Liz, Beth and Coral rehearse for almost three hours, which is exhausting for them, especially with a performance later, and I mutter my way through The Pickwick Papers, Oliver Twist, Nicholas Nickleby and so on all the way to The Mystery of Edwin Drood.

Before the concert we are all treated to a high tea of sandwiches, pork pies, quiches and cake until the volunteers begin to arrive.   With them comes the vicar, a cheery jolly man, although he rather dampens the atmosphere by announcing that it is a miserable evening outside and Doctor Who is on, so we probably won’t have much of an audience.

Those hardy souls who own raincoats and who are not desperate to follow the latest incarnation of The Doctor, make their appearances and The Lyric Piano Trio disappear to change and collect their individual and collective thoughts.

I, of course, cannot rehearse during the concert so I just settle back and listen. I love watching and hearing Liz perform – she is so talented and makes the piano ‘sing’ in a way that few pianists do.

The concert is called ‘In Remembrance’ and is made up of music composed during the years of the First World War. The programme is well received by the audience and the applause goes on and on and on.  It is an extraordinary ovation from a small audience and fills me with an immense sense of pride.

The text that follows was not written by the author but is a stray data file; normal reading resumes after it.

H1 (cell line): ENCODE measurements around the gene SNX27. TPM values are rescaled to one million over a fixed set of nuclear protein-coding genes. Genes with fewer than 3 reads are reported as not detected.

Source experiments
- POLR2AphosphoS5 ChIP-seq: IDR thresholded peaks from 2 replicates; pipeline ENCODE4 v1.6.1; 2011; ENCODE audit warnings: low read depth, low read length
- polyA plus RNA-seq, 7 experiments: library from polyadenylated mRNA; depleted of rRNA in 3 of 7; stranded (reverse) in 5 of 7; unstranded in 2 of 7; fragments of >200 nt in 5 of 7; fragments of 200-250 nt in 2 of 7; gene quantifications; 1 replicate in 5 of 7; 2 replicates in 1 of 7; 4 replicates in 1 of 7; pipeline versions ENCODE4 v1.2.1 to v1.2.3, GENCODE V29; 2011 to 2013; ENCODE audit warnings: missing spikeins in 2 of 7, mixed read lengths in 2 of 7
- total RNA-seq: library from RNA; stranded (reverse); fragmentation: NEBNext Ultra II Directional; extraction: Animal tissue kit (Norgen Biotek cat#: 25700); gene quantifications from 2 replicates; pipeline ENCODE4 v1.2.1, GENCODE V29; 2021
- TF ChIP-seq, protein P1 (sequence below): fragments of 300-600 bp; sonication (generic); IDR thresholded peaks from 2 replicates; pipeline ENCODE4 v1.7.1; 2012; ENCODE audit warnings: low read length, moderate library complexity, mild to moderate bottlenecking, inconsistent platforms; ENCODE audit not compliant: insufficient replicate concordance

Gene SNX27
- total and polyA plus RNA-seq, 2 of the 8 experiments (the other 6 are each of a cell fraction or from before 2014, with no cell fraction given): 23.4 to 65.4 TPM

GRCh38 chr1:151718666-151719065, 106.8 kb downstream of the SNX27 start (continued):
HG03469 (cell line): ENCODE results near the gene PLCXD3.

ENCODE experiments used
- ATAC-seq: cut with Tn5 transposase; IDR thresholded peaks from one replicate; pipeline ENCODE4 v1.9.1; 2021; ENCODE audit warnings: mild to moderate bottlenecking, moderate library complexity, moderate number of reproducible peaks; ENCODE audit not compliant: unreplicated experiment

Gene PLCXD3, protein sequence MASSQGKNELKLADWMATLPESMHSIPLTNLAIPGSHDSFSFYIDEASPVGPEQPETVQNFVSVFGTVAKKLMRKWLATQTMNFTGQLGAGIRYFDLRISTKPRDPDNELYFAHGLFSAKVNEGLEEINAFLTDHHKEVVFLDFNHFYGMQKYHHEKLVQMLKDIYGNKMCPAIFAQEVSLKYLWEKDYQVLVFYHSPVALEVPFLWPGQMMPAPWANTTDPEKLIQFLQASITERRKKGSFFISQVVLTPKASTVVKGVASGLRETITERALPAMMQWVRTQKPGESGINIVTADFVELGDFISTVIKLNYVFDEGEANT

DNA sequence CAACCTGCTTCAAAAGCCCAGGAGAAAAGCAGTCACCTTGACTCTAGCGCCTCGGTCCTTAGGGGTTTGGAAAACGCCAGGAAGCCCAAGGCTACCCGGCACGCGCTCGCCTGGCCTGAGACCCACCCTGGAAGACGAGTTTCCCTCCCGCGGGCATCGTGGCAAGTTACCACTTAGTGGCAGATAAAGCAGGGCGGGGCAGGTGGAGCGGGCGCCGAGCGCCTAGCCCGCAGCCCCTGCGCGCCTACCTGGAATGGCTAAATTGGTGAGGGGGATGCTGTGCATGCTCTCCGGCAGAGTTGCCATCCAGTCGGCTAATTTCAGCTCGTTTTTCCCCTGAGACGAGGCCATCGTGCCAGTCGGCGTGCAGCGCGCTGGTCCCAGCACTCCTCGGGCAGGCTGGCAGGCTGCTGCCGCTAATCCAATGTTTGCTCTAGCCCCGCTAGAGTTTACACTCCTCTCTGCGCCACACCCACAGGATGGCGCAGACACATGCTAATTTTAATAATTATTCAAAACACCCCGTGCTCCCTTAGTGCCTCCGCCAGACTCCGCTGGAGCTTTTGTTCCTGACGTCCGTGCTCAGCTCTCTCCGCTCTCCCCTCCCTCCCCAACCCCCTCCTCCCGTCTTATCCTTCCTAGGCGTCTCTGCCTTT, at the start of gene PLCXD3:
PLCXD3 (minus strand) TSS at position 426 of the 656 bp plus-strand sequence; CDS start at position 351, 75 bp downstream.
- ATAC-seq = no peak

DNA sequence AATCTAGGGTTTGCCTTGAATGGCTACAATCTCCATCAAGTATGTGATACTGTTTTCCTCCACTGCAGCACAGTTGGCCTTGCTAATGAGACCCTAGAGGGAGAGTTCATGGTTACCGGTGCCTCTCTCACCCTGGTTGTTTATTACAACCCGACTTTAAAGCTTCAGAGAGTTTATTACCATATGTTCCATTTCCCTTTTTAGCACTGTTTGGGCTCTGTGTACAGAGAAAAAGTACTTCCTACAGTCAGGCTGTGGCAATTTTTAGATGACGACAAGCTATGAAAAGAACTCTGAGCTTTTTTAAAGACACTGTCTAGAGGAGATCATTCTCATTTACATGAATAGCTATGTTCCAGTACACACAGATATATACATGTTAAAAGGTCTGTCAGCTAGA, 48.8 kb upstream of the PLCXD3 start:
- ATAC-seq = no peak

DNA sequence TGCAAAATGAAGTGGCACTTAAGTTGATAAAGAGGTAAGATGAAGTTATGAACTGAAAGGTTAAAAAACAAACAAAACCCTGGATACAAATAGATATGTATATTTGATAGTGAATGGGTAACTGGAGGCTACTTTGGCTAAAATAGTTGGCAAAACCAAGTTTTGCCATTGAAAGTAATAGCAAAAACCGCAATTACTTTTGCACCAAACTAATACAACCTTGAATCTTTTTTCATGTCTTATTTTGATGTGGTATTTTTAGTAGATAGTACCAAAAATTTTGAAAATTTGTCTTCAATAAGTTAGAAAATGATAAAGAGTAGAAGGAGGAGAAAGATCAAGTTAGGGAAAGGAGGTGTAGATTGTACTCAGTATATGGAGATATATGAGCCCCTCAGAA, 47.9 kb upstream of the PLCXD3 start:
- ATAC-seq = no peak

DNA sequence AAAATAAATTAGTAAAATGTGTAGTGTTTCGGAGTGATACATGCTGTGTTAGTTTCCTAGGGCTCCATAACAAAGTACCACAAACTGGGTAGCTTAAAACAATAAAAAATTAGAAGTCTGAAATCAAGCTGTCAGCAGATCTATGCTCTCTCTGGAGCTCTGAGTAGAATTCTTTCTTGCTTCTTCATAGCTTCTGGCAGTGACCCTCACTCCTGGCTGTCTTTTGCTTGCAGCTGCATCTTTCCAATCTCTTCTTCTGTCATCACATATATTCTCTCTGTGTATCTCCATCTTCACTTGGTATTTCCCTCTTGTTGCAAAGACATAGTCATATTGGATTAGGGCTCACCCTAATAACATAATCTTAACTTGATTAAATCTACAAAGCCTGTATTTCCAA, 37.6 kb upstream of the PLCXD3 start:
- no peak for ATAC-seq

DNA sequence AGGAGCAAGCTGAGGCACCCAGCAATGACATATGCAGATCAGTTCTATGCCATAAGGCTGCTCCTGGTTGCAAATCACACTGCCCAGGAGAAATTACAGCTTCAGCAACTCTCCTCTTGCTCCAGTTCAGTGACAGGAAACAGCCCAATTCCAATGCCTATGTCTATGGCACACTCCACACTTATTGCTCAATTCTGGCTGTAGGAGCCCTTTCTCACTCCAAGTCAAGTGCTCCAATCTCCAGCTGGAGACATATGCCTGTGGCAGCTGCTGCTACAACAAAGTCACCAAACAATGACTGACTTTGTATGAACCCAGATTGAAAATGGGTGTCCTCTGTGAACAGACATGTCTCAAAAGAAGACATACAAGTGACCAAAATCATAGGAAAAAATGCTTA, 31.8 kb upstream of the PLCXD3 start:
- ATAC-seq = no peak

It is only after the audience have left that Liz tells me that during the last piece of music she had begun to feel faint and dizzy, and could hardly concentrate. It is a testament to her professionalism and natural talent that I had no idea until now.

We pack up and get on the road. Fortunately we are not driving all the way home, but only as far as my brother’s house where the kitchen table is laid with cheese, pickles, relishes and wine.  We spend 30 minutes or so gently winding down before going to bed.

On Sunday we spend we spend a very happy and relaxing next day with my brother Ian and his wife Anne. After a delicious breakfast of grapefruit, bacon and scrambled eggs, Ian Liz and I go for a short walk.

Ian drives us to the small village of Tempsford and its nearby airfield. During the war this is where the men and woman operating for the Special Operations  Executive and the Secret Service (spies) flew from.  In the middle of the airfield is a simple brick barn, filled with bird droppings, from where these bravest of the brave collected their supplies from.

The barn has become a simple shrine to their memory and is filled with letters, postcards and accounts of the activities of various individuals whose very role in the war means they are unsung heroes. It is an extraordinarily moving place.